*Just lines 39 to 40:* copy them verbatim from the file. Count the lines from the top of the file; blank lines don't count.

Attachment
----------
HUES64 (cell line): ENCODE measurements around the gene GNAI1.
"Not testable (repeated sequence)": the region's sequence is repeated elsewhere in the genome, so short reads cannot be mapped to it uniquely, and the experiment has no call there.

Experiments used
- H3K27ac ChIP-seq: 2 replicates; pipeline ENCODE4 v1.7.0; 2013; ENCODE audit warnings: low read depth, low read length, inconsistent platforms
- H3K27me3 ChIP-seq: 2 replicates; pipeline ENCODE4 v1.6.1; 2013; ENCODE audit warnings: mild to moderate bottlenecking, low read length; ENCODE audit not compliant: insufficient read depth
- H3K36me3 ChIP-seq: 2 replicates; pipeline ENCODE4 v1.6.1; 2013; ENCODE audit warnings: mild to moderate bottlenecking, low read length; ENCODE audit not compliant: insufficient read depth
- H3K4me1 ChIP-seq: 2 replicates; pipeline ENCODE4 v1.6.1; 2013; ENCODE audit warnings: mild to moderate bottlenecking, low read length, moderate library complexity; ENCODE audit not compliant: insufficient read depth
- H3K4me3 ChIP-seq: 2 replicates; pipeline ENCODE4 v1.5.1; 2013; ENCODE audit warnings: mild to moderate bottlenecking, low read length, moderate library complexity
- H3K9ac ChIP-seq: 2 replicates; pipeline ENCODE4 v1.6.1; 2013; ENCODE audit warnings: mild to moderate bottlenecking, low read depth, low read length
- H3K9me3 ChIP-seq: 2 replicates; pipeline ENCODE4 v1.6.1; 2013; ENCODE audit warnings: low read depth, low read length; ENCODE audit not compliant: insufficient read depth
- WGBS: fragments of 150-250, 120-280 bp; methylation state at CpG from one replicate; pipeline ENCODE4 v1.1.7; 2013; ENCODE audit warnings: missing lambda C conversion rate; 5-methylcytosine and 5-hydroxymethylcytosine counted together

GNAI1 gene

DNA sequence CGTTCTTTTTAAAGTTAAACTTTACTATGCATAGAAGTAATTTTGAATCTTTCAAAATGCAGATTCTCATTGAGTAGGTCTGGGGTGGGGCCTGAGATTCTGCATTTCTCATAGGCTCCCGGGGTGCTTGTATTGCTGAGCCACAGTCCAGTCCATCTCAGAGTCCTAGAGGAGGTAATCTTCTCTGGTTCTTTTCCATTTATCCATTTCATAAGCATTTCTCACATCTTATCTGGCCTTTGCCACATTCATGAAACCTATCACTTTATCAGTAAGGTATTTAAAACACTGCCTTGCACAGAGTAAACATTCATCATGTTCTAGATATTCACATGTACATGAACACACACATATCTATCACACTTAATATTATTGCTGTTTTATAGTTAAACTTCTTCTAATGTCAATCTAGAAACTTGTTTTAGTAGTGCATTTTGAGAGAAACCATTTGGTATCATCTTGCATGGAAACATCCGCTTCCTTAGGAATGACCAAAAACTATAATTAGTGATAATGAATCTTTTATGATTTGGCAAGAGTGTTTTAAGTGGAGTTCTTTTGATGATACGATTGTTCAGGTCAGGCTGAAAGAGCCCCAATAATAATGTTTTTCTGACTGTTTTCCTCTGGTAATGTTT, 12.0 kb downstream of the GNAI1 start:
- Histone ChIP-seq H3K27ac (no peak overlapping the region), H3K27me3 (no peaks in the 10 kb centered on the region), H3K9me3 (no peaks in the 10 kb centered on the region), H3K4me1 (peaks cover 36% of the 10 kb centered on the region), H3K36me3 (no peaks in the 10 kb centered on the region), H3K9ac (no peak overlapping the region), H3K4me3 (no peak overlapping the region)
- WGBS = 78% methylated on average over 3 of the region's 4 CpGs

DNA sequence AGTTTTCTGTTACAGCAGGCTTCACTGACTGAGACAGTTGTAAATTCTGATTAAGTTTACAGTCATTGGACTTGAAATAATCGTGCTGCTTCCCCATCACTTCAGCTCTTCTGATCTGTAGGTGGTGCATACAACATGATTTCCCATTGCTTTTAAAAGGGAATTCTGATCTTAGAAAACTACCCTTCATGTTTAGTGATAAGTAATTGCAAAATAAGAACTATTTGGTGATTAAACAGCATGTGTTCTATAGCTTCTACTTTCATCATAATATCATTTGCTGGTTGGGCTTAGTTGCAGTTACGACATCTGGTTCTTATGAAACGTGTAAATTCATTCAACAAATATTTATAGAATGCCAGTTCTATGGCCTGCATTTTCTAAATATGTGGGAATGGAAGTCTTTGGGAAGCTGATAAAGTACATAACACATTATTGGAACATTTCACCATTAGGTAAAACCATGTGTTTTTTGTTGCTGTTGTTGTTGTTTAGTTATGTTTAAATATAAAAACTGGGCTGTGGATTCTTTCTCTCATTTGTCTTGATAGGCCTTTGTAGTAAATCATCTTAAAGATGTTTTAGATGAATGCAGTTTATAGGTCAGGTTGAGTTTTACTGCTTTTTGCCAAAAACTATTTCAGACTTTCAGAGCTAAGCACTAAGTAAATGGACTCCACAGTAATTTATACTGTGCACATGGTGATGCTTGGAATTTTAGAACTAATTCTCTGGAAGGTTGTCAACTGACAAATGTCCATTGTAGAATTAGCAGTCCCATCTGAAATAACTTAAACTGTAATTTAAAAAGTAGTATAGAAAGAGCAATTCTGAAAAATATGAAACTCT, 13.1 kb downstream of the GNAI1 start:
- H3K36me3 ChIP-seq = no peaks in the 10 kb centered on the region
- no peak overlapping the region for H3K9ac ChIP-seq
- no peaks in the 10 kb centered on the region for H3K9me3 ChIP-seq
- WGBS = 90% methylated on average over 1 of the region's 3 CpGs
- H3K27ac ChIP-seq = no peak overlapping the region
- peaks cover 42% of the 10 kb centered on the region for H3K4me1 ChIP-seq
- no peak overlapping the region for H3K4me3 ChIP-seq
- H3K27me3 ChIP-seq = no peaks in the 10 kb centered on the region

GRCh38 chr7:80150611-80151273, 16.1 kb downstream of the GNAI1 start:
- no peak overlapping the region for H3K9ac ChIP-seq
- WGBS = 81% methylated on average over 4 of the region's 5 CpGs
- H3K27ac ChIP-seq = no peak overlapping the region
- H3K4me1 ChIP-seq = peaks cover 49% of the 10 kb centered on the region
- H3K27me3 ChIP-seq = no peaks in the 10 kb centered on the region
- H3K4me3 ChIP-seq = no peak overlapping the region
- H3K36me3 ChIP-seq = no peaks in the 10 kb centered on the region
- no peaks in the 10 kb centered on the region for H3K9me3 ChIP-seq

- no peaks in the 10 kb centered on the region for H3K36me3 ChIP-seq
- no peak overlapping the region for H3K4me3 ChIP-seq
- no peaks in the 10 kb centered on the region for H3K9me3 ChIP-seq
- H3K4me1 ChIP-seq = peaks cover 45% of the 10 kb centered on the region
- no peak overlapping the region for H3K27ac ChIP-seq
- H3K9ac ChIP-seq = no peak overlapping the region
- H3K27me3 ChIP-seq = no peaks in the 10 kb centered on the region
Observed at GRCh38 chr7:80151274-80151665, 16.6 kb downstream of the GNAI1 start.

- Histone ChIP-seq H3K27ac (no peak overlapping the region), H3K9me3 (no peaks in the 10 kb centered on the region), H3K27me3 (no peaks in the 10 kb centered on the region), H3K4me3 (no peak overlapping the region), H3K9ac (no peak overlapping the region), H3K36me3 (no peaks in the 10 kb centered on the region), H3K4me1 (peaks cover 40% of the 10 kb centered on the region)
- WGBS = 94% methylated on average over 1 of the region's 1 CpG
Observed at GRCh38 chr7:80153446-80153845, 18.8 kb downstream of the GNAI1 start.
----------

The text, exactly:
- H3K9ac ChIP-seq = no peak overlapping the region
- H3K27me3 ChIP-seq = no peaks in the 10 kb centered on the region